#SWEETREADS: The Longest Book You’ll Never Read

#SweetReads: A new column provided by the Sweetwater County Library System, featuring reading recommendations by employees of our local libraries. Assistant Director Lindsey Travis provides you with this week's column.
#SWEETREADS: The Longest Book You’ll Never Read

At 3,058 pages, Burke’s Landed Gentry is the longest book in the Sweetwater County System’s collection.

I have to admit, the book looks pretty cool on the library shelves. It’s old, worn out, and simply has a maroon cover. That being said, it’s not a book I would pick up and read because it’s not meant to be read cover to cover.

Burke’s Landed Gentry is a genealogical reference book focusing on the family histories of selected families that owned rural land or held posts in the UK, so it’s a book for a very specific audience. And unless you’re working on your family history, you’re not likely to check this one out.

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But other long books can be a great way to battle the winter blues. Long books take endurance and commitment, but they are usually very satisfying to complete. And there’s nothing like cold winter days in Wyoming to tackle a long read that you may not otherwise have time to complete.

The longest book that I ever read was It by Stephen King. A quintessential book by the prolific king of terror novels, this
1,000-plus page book lived up to its hype. It has excellent depth of character, page-turning narrative, and scares that kept me from going near a storm drain for a while (I was a teenager when I read it). I will say, I felt quite accomplished when I finished the book.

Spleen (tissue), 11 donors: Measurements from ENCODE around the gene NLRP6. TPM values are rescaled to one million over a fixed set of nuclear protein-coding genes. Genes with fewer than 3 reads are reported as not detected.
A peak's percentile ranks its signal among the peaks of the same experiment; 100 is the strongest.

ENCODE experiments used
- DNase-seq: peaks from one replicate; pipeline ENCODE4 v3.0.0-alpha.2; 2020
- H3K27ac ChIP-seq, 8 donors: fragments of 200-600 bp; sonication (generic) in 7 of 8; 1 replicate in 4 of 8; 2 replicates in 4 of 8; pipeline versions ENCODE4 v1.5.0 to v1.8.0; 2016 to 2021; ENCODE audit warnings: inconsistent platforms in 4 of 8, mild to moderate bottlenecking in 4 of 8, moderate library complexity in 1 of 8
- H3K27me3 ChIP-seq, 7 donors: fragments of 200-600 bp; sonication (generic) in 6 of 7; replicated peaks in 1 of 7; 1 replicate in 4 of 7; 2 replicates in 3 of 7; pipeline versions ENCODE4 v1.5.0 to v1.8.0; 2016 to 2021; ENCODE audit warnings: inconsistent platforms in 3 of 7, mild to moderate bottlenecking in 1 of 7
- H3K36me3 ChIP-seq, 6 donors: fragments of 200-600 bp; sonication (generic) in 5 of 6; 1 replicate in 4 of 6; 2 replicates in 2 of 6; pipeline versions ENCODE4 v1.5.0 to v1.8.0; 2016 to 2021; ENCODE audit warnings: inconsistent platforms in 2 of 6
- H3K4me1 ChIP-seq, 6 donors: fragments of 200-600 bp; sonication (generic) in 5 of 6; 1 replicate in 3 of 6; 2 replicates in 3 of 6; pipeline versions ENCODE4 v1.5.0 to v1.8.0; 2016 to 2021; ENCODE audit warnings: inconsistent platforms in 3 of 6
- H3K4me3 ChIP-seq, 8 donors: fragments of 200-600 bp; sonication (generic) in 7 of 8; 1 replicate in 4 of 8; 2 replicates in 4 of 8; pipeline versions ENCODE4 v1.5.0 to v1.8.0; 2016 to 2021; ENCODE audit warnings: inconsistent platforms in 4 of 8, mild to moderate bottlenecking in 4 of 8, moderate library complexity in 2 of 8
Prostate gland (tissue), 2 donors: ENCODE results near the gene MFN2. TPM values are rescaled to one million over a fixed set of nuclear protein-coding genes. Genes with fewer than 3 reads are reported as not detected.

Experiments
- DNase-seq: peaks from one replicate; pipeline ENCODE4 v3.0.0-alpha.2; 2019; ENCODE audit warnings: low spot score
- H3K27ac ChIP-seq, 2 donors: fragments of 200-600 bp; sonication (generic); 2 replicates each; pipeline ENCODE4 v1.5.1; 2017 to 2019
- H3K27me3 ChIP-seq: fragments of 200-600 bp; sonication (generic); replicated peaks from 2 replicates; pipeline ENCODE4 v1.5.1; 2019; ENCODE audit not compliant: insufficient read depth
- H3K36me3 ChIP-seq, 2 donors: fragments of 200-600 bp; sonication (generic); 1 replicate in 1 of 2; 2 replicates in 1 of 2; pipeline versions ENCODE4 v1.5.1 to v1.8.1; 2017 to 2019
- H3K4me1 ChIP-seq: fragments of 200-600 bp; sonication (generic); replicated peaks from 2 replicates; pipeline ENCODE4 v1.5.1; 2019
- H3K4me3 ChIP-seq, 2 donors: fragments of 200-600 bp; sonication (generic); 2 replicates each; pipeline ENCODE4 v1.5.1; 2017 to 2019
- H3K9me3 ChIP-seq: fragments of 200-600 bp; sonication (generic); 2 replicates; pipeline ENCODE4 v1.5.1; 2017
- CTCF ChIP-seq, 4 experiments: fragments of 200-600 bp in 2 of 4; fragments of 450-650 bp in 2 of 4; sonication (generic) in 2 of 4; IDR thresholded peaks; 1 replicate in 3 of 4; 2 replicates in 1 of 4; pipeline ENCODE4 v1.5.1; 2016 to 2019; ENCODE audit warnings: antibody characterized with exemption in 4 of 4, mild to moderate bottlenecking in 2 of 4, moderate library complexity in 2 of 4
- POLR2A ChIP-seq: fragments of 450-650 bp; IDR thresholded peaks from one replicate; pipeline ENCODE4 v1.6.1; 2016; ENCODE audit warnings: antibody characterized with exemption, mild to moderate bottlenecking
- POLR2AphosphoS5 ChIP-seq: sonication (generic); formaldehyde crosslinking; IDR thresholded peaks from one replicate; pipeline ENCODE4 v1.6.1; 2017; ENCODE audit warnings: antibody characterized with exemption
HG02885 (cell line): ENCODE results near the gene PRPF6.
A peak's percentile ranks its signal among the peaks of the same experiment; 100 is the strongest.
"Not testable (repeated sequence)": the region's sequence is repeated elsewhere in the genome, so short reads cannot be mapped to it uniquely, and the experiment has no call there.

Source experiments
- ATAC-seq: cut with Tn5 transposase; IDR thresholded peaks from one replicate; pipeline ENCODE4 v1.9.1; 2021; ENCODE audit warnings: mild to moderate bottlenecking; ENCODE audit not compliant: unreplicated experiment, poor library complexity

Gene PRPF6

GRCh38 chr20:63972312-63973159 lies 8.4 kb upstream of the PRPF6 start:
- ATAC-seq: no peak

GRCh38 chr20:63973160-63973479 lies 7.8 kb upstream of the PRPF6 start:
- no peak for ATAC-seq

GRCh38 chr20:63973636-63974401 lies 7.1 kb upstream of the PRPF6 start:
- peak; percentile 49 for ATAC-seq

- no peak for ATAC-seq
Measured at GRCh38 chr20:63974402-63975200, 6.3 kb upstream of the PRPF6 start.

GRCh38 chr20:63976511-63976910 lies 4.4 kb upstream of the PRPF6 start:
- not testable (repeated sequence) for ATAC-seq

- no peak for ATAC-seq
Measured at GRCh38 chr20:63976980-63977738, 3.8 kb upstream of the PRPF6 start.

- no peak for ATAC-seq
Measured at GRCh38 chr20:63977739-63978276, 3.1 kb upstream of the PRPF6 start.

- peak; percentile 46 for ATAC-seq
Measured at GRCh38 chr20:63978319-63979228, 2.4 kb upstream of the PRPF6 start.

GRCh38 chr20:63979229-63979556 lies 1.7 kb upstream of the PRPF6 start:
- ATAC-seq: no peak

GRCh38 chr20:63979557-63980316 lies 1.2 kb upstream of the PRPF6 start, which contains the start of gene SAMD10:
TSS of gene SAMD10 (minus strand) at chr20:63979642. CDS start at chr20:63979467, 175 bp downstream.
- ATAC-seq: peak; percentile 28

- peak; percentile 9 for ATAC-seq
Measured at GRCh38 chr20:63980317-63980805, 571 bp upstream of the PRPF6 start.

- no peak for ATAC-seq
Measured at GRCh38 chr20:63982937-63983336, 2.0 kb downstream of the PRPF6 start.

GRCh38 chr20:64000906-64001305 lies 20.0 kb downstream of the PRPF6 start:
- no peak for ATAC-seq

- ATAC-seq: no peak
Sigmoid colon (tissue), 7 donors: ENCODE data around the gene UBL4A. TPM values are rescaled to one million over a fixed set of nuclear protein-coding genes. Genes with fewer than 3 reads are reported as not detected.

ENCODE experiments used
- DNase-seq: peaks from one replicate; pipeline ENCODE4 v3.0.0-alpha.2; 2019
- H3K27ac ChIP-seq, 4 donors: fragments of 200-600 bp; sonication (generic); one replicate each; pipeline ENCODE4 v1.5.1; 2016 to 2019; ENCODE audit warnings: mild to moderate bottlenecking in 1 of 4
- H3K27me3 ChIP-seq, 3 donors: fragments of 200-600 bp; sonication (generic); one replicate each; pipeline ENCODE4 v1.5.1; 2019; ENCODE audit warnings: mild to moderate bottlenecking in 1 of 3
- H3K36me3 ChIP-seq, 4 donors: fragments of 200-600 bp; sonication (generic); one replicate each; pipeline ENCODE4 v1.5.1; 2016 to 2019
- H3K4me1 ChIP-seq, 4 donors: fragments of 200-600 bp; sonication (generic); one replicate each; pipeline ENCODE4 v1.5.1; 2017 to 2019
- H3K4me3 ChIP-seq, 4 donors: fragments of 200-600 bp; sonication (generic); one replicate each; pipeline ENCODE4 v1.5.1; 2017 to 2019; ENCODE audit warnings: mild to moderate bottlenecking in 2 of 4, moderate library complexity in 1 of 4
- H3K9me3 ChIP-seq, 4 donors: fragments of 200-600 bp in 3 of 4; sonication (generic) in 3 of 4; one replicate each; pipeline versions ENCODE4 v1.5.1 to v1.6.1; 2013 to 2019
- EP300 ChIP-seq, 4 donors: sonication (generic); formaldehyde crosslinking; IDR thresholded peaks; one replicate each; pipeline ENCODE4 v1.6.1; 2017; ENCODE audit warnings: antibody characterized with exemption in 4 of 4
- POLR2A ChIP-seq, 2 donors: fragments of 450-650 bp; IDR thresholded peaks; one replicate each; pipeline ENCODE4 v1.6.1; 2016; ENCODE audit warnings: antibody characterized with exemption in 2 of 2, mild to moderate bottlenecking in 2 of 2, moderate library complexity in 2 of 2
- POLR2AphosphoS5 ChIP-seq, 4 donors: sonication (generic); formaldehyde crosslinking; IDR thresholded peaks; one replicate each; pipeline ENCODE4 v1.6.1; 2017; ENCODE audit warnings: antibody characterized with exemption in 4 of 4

If you are looking for some longer books to tackle this winter, the Sweetwater County Library System collection is full of exciting titles to suit all types of readers. Here are some that might be worth checking out:

The Goldfinch, by Donna Tart—At more than 700 pages, The Goldfinch is a Pulitzer Prize-winning novel about a boy who survives an accident that kills his mother. Not having a place to go after being abandoned by his father, he is taken in by a wealthy family where he is pulled into the art community.
Gnomon, by Nick Harkaway—At more 661 pages, Gnomon is a strong science fiction read. Like much in the sci-fi genre, this book is set in the future in a high-tech world where the citizens are constantly being observed. When a dissident citizen dies in government custody, people start to question the system that supposedly doesn’t make mistakes.
Atlas Shrugged, by Ayn Rand—At more than 1,000 pages, Atlas Shrugged is a classic that is a must-read for fans of political fiction. Set in the future in the U.S., this novel focuses on evil and corporate greed to provide a narrative on modern society.
The Road to Reality: A Complete Guide to The Laws of the Universe, by Roger Penrose—This nonfiction read is more than 1,000 pages and perfect for those who enjoy science and math. The purpose of the book is to present a clear understanding of the universe and show its beauty and logical connections.
Afterworlds, by Scott Westerfeld–A 600 pages, this young adult novel within a novel focuses on the life a new high school graduate who put her life on hold to write her book, called Afterworlds. The book switches back and forth between the young woman’s life and the book she is creating.